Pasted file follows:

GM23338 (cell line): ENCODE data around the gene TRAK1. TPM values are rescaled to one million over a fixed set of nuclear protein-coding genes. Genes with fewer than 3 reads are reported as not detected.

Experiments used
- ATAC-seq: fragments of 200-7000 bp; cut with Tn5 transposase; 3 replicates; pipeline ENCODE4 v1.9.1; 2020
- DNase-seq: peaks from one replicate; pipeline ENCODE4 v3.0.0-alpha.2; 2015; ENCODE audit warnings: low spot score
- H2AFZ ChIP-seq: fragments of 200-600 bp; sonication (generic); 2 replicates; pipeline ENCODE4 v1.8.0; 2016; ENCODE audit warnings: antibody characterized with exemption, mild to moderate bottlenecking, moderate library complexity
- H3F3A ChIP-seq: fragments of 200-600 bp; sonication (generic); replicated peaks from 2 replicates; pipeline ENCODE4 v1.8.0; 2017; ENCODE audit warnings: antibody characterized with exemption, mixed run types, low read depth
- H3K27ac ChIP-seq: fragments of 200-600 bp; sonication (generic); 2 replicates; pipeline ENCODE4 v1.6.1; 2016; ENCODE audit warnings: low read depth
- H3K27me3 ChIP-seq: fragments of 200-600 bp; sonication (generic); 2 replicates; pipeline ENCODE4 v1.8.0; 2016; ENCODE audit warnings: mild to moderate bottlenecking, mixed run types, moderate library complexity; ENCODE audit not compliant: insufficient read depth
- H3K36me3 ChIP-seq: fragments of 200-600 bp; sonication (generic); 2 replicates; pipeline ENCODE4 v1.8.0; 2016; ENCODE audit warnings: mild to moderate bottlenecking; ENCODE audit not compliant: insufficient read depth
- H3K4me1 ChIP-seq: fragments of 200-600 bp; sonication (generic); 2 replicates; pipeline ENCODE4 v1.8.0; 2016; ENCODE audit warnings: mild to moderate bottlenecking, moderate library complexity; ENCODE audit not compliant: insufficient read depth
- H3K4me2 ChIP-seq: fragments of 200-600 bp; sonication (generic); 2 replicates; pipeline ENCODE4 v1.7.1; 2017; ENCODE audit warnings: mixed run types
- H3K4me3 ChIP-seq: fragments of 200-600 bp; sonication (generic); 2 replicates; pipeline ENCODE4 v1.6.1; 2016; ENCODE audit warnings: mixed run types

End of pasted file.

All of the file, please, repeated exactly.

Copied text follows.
GM23338 (cell line): ENCODE data around the gene TRAK1. TPM values are rescaled to one million over a fixed set of nuclear protein-coding genes. Genes with fewer than 3 reads are reported as not detected.

Experiments used
- ATAC-seq: fragments of 200-7000 bp; cut with Tn5 transposase; 3 replicates; pipeline ENCODE4 v1.9.1; 2020
- DNase-seq: peaks from one replicate; pipeline ENCODE4 v3.0.0-alpha.2; 2015; ENCODE audit warnings: low spot score
- H2AFZ ChIP-seq: fragments of 200-600 bp; sonication (generic); 2 replicates; pipeline ENCODE4 v1.8.0; 2016; ENCODE audit warnings: antibody characterized with exemption, mild to moderate bottlenecking, moderate library complexity
- H3F3A ChIP-seq: fragments of 200-600 bp; sonication (generic); replicated peaks from 2 replicates; pipeline ENCODE4 v1.8.0; 2017; ENCODE audit warnings: antibody characterized with exemption, mixed run types, low read depth
- H3K27ac ChIP-seq: fragments of 200-600 bp; sonication (generic); 2 replicates; pipeline ENCODE4 v1.6.1; 2016; ENCODE audit warnings: low read depth
- H3K27me3 ChIP-seq: fragments of 200-600 bp; sonication (generic); 2 replicates; pipeline ENCODE4 v1.8.0; 2016; ENCODE audit warnings: mild to moderate bottlenecking, mixed run types, moderate library complexity; ENCODE audit not compliant: insufficient read depth
- H3K36me3 ChIP-seq: fragments of 200-600 bp; sonication (generic); 2 replicates; pipeline ENCODE4 v1.8.0; 2016; ENCODE audit warnings: mild to moderate bottlenecking; ENCODE audit not compliant: insufficient read depth
- H3K4me1 ChIP-seq: fragments of 200-600 bp; sonication (generic); 2 replicates; pipeline ENCODE4 v1.8.0; 2016; ENCODE audit warnings: mild to moderate bottlenecking, moderate library complexity; ENCODE audit not compliant: insufficient read depth
- H3K4me2 ChIP-seq: fragments of 200-600 bp; sonication (generic); 2 replicates; pipeline ENCODE4 v1.7.1; 2017; ENCODE audit warnings: mixed run types
- H3K4me3 ChIP-seq: fragments of 200-600 bp; sonication (generic); 2 replicates; pipeline ENCODE4 v1.6.1; 2016; ENCODE audit warnings: mixed run types